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RE: What completion mechanisms are you using?

From: Drew Adams
Subject: RE: What completion mechanisms are you using?
Date: Sun, 1 Feb 2009 12:58:32 -0800

> > > > > ask you what extensions you are using and how they help you
> > > > > to optimize your day to day work.
> > > > 
> > > > I'm a big fan icicles. It adds completion for pretty much 
> > > > any minibuffer related activity you can think of (and 
> > > > then some).
> > > >
> > > > I still haven't come close to really utilizing it to it's full
> > > > potential (but then, with emacs in general that is a rather
> > > > normal state of affairs for me!)
> > > > 
> > > > Features that I use often would include:
> > > >  * Regex and Fuzzy matching.  These are great when I have a 
> > > >    general idea what something I'm looking for is named but not
> > > >    exactly. Also good for exploring possibilities within a
> > > >    subset of functionality.
> > > > 
> > > >  * Saving completion lists to act as de facto file listings for
> > > >    projects.
> > > >  
> > > >  * Using it's completion to enhance the discoverability of emacs
> > > >    commands for myself.
> > > 
> > > At the moment i use ido and icomplete. But icicles seems 
> > > really nice for completion. The only problem i have is, that 
> > > it doesn't work well with ido.
> > 
> > Icicles and Ido are incompatible. They use the minibuffer 
> > in different ways. Icicles stays closer to the vanilla Emacs
> > behavior, extending it by using additional keys.
> > 
> > > Why i want this weird setup is easy. I think ido is perfect 
> > > for files with the way it shows them to me on selecting and 
> > > the way you can browse through directories.
> > 
> > You would need to be more specific for me to be helpful 
> > about this wrt Icicles. What do you mean by "shows them to me
> > on selecting"?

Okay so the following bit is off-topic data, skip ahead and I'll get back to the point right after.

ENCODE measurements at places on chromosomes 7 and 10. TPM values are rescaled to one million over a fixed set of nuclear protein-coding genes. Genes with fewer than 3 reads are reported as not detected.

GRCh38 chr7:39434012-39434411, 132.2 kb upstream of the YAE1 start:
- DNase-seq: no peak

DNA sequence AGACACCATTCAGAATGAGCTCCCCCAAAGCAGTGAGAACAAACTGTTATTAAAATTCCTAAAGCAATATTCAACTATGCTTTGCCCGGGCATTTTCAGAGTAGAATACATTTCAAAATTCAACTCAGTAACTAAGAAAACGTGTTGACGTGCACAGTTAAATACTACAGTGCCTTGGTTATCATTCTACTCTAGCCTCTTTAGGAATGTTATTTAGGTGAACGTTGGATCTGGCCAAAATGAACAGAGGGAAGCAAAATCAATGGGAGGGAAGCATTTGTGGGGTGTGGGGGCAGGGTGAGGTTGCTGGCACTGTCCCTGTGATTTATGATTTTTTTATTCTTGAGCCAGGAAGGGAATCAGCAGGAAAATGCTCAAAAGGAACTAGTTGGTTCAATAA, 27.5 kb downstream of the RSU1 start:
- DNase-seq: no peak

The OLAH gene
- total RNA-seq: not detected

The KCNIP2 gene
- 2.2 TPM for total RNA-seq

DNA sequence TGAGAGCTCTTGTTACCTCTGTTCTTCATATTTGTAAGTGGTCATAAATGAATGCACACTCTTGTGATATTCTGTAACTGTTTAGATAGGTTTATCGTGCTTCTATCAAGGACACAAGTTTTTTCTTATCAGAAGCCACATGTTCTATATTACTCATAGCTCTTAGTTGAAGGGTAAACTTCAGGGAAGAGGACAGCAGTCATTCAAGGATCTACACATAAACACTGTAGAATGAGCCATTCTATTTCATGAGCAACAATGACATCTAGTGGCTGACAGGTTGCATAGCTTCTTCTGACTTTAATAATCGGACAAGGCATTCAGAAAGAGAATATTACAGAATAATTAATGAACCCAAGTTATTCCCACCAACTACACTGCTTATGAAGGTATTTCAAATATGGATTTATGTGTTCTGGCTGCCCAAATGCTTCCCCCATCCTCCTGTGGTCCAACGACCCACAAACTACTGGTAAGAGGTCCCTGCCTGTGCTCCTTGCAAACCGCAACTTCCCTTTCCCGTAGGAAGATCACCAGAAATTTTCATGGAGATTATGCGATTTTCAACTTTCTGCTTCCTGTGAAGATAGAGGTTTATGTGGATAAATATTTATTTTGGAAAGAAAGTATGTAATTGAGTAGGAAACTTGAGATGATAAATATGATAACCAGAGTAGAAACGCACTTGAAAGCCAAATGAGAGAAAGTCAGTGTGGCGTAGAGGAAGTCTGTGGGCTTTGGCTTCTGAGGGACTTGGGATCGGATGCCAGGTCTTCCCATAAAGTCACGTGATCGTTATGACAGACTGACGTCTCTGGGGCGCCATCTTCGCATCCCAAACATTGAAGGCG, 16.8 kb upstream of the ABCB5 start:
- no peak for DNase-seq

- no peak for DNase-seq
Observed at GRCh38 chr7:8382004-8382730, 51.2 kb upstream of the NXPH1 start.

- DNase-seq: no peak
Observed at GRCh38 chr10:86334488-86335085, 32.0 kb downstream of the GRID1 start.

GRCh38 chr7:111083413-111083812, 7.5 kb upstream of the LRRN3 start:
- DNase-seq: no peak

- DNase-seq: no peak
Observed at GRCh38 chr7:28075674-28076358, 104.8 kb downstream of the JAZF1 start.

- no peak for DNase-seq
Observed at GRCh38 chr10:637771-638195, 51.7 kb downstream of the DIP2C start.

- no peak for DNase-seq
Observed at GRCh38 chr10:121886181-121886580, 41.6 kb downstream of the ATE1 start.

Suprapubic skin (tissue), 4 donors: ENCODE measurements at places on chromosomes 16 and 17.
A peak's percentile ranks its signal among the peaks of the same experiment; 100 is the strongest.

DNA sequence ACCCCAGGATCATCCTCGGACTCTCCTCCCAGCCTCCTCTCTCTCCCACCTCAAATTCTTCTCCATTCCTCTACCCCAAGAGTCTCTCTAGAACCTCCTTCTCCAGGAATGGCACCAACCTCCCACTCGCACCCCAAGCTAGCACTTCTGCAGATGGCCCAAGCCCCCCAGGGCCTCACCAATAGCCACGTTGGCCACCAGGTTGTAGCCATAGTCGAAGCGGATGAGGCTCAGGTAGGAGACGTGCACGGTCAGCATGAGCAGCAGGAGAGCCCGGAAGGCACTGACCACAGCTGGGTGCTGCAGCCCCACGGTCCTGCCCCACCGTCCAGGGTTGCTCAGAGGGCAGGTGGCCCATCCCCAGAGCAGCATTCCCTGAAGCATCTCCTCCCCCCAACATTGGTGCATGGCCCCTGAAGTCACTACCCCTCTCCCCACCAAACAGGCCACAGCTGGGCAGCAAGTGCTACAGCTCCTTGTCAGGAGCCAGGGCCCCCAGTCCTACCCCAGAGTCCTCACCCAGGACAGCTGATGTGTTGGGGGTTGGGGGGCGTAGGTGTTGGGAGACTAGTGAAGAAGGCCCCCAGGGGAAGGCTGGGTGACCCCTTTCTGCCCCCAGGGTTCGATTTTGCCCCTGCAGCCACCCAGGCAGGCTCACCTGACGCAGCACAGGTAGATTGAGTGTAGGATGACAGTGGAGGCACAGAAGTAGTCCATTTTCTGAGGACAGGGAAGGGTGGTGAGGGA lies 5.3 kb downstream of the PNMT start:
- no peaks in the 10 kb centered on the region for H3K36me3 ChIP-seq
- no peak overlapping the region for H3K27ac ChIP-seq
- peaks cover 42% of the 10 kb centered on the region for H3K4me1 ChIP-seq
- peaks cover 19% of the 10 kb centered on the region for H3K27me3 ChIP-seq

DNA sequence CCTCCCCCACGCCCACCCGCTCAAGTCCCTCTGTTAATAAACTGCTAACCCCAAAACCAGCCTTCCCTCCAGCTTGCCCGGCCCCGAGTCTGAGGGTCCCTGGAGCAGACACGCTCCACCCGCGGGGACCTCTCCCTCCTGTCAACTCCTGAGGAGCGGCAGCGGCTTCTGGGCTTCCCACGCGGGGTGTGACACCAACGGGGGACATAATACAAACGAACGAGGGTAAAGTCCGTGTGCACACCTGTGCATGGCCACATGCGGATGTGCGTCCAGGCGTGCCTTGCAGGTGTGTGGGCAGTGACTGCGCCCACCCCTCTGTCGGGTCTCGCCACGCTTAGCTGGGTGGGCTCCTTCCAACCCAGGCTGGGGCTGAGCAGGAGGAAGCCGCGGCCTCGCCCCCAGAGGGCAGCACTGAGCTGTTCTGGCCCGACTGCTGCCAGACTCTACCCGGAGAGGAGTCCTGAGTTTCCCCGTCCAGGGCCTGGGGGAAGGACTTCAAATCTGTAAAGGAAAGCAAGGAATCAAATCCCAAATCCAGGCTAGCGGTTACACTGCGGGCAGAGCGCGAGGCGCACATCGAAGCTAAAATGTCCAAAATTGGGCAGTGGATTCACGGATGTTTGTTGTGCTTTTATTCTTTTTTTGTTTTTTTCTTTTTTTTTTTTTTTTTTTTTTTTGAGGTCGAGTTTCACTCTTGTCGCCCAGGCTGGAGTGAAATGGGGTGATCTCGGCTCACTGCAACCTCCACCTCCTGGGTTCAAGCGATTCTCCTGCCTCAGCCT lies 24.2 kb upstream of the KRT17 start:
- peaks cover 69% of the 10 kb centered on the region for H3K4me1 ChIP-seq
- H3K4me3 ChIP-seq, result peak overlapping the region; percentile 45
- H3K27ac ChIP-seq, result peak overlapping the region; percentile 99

> > 
> > If you mean that the file is visited as soon as you type 
> > enough characters to get a match, then you can get similar
> > behavior with Icicles (see links below).
> No, what i mean is the following behaviour. If i type C-x C-f 
> i get right away a list of possible matches in the minibuffer.

OK, so you want to see the possibile completions immediately. 

To get that behavior with Icicles, customize option
`icicle-show-Completions-initially-flag' to t. But in Icicles, like in vanilla
Emacs, the candidates are shown in buffer *Completions*, not in the minibuffer.
If you set the option to a non-nil, non-t value, then *Completions* is not
displayed until you type or delete some input; otherwise, non-nil shows the
candidates immediately.

I know that some Icicles users prefer the show-initially behavior, but most do
not. It's easy for an Icicles user to try the different behaviors in various
contexts, to see which s?he prefers overall.

One thing to keep in mind: Icicles completion is available in *every*
minibuffer-completion context, not just for file and buffer names. What might
seem like a good idea at first for file names or buffer names is not necessarily
a great idea for other contexts also.

Rather than customizing `icicle-show-Completions-initially-flag' to non-nil, it
is more typical, for a particular context in which initial display of candidates
makes sense, to temporarily bind the option to non-nil. That can be done to make
use of *Completions* as a menu, for instance. (A special case is a
multiple-choice menu, where you can choose more than one item or choose an item
any number of times.)

> This get more refined if i add letters.

Such incremental completion is also standard behavior for Icicles. But you can
toggle it at any time, using `C-#' in the minibuffer. It can be time-consuming
or annoying in some contexts (e.g. zillions of candidates, such as all of the
files in your file system).

Besides toggling this, you can customize its behavior, using options
`icicle-incremental-completion-flag', `icicle-incremental-completion-delay' and

> For example if i am in a directory with the files aa.txt aac.txt b.txt
> after ido-find-file i get the following line in the minibuffer:
> find file: ~/{aa.txt | aac.txt | b.txt}
> If i now type a it looks like:
> find file: ~/a[a]{aa.txt | aac.txt}
> If i now hit Return i get aa.txt and if i hit right cursor it changes to
> find file: ~/{aac.txt | b.txt | aa.txt}.

Similarly, in Icicles.

But Icicles uses regexp matching for this, by default. AFAIK, Ido uses substring